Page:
You can do that, but that’s our choice, right? We’re all of a sudden telling bison what to do as though we know. One day on the ranch I was sitting on top of where the corrals are, and I was looking off way in the distance to the northeast when I saw a cloud of dust. And I pulled my binoculars up on it, and it turned out it was, I’d guess, about 60 to 75 bison just running, full speed, just running. And I watched them for a little bit, then put my binoculars down and went back to whatever I was doing there, and came back a little while later, and they’d moved a bit but they were still running. Just to make a long story short, for about 25 minutes they were running at a gallop. There’s nothing chasing them–I mean what’s going to chase them, a coyote’s going to chase them that far? No. So, I don’t know why they were running, but the fact is, they never had to hit a fence. They didn’t have to stop. And for whatever reason they were running, they could do it. And I didn’t know any other place where they could do that. So what are bison? Bison are whatever bison are supposed to be and that’s wonderful. I know it’s frustrating to managers sometimes to not have that option of moving them to wherever we want to move them, but that presupposes that bison aren’t doing the right thing, and that’s a hard judgment for me.

It’s an interesting balance for managers to figure out how to let bison be bison when a lot of other aspects of the ecosystem are not the same. For example, there are no predators, so how do you strike the balance of letting the bison be bison on a very different landscape?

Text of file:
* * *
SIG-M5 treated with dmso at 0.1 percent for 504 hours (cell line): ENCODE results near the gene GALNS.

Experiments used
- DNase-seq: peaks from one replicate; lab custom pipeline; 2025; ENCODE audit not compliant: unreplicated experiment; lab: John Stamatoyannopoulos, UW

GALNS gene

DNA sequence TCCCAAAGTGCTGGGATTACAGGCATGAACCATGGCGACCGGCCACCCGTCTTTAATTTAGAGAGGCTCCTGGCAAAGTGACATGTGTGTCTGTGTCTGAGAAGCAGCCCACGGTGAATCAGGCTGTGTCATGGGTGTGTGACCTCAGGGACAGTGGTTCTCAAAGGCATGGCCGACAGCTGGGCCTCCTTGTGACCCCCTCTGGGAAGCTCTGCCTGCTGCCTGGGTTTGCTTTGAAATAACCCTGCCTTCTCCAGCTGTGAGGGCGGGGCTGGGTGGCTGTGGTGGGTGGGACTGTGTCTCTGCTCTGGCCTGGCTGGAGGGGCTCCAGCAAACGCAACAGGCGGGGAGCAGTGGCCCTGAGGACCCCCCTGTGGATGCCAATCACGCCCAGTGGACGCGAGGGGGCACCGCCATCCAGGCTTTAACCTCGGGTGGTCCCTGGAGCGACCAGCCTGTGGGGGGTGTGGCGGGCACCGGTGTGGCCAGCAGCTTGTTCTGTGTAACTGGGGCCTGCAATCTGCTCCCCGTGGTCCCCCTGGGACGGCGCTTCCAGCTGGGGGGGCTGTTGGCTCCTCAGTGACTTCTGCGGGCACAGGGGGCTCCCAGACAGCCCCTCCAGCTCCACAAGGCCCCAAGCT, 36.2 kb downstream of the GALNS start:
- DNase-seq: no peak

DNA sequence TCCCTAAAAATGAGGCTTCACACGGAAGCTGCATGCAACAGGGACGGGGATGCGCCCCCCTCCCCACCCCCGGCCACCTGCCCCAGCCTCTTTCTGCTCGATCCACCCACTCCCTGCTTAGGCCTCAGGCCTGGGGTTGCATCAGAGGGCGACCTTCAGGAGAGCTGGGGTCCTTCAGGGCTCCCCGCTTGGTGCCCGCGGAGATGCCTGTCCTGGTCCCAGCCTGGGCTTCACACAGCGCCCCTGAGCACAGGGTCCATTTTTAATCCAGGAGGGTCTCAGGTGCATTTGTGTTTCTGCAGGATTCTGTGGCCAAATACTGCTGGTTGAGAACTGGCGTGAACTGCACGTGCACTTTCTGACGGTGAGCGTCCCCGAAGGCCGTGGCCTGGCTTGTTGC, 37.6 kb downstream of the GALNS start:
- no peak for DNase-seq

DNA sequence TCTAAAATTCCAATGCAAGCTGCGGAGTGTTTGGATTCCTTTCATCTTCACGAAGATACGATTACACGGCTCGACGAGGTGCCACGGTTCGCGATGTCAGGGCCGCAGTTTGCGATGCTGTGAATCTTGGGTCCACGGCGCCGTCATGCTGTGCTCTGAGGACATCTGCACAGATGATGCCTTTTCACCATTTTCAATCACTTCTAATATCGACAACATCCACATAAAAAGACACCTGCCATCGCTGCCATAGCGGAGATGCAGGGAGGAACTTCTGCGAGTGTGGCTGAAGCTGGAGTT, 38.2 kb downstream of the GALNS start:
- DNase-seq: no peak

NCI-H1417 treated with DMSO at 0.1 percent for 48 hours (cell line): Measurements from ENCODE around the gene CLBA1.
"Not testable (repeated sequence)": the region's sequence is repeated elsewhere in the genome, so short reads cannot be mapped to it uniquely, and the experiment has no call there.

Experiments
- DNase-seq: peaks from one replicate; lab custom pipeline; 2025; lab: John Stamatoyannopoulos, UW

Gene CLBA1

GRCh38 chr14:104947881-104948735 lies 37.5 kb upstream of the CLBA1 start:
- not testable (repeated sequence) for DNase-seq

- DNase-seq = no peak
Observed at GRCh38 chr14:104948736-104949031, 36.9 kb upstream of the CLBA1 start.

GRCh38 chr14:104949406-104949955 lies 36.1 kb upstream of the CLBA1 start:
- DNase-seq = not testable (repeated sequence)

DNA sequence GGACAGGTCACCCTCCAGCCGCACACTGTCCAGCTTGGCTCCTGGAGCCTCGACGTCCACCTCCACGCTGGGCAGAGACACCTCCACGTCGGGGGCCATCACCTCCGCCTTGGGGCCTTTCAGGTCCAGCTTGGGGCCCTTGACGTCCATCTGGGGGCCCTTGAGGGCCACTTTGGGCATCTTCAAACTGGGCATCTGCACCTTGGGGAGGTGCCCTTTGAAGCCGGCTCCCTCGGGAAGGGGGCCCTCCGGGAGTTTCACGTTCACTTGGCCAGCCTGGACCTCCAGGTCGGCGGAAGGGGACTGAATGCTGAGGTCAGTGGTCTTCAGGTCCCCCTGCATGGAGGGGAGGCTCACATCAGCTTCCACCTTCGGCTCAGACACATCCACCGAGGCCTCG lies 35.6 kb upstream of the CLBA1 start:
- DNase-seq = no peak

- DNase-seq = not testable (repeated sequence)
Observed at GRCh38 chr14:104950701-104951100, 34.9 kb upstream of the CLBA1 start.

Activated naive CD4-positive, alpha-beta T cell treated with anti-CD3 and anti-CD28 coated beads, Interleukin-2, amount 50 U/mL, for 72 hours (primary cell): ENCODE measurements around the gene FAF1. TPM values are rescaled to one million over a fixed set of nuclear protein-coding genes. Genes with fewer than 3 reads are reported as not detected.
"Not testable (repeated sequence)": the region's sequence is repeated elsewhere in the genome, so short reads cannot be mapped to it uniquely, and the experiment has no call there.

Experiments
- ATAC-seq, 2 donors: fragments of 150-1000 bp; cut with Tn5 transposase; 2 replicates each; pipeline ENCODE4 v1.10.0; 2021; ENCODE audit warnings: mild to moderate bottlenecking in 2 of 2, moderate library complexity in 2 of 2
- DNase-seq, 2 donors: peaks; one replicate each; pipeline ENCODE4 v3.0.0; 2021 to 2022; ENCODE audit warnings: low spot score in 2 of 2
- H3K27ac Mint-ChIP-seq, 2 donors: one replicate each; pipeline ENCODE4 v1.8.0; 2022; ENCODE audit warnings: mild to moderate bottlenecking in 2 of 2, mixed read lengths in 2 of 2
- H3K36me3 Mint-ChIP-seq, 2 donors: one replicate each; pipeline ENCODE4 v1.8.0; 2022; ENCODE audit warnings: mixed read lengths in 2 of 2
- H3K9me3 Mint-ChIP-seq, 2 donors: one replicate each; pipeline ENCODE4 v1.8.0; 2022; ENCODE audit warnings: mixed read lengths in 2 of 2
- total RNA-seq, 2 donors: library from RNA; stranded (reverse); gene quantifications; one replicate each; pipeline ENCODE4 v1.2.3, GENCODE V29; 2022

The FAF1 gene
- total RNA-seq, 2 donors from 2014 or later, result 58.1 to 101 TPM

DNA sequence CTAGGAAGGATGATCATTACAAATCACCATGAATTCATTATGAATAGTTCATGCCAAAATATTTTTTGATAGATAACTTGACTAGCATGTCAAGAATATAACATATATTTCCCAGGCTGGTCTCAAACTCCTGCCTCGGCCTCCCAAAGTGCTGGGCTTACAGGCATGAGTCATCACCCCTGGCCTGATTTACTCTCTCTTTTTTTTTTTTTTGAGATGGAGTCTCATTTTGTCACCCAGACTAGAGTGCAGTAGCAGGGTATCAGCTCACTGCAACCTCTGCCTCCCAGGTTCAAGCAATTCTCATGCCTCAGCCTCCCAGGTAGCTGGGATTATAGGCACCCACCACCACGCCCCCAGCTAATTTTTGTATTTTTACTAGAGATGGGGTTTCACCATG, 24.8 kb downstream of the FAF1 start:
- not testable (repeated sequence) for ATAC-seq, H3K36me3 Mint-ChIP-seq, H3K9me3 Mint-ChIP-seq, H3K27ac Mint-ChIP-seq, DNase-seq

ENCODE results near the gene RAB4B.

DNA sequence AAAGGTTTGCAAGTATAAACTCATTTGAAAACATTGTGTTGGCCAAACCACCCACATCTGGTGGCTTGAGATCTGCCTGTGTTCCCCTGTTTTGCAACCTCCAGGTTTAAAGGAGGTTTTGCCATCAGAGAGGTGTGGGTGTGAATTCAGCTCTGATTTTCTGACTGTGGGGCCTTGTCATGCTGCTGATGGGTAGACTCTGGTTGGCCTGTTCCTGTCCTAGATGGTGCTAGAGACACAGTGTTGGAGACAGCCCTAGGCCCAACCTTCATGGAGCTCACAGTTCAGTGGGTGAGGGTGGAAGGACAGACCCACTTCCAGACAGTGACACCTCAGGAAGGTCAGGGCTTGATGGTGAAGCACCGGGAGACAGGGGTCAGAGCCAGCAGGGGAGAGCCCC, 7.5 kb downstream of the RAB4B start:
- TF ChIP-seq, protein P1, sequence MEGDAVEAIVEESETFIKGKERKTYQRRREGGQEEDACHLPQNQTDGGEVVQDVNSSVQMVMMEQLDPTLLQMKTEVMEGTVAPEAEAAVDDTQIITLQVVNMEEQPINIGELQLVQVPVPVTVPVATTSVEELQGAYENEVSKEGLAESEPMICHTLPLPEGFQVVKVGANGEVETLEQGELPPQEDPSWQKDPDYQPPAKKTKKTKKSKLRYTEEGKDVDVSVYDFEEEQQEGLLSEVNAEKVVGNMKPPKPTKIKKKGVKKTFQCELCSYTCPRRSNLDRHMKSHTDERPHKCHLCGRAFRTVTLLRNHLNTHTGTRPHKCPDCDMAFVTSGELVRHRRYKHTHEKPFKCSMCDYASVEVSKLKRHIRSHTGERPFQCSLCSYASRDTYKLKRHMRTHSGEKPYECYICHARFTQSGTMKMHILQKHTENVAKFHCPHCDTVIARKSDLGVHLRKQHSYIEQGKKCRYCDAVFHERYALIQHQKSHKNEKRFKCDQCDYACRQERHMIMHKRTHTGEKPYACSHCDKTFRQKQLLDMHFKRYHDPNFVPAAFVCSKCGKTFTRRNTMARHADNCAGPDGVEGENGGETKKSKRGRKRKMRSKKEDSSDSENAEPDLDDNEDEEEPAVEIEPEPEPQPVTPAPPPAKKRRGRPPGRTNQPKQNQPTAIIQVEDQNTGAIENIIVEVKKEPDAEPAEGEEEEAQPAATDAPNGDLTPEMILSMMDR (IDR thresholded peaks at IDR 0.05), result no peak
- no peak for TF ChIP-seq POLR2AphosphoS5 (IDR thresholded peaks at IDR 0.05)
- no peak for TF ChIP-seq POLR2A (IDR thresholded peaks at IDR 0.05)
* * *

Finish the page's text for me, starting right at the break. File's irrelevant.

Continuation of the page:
Yeah, and I mean clearly they’re protected. They’re in a 45,000-acre pasture, there’s an exterior fence, and the predators are not there like they used to be. So I feel comfortable with the decision–I mean I would love to see some of the predators back too, of course, I’d love to see that interaction–but we’d have to think of it too in the context of 1600 bison. Then we’d be controlling–and we do control that part of the bison, we don’t let them build up too far to starve to death and all that, so, we’re doing the best that we can, but the indicators are that bison behavior is what we think bison should be doing, and the effect on the landscape is what the bison decide to do, except within the limits of–we’re not going to mess it up, you know.

And I think this year was a good example of that. We had a really dry start to the summer here, so I called Duke to ask, what’s your contingency plan here? He told me the contingency plan in general for all of the animals that he works with, but what I was really after was is: I know I’ve put you in a bind by giving you one pasture because you can’t box them in and say no you can’t graze here, we’ll put you over there in three months or whatever, but, we’ve got a drought. And we can’t control that factor, the only control we have is over the number of bison. But the one pasture and the timing with the calves out there at that particular time of year puts them in jeopardy. So this year we’re going to talk about–given the climate change we’re all seeing — the predictions of the future, is there a different thing we have to think about? Is the base number of animals too high? We always have too few animals, and I know that impacts the economics, but we’ve got to have a conversation about that and we’ll see where it leads. I want to seriously talk and Duke’s always great about that: let’s find a solution to whatever the problem is.

You mentioned that this area of Colorado was the ideal place to establish a conservation bison herd. What’s the history of bison in this area?

When the Spanish first came into the Valley their first observations as mentioned in the records of Don Diego de Vargas in 1694, they recorded several hundred “shaggy cows.” And Native Americans were hunting them at the time. So Native Americans tried to show them how to hunt them, but apparently, the native people who had used the San Luis Valley for bison hunting were better hunters and horsemen than the Spanish with their armor and burdened horses. After that, the Spanish tried to take a bunch of them home to the Governor. It wasn’t a good move. We know that bison don’t really like horses very well, so that was a disaster.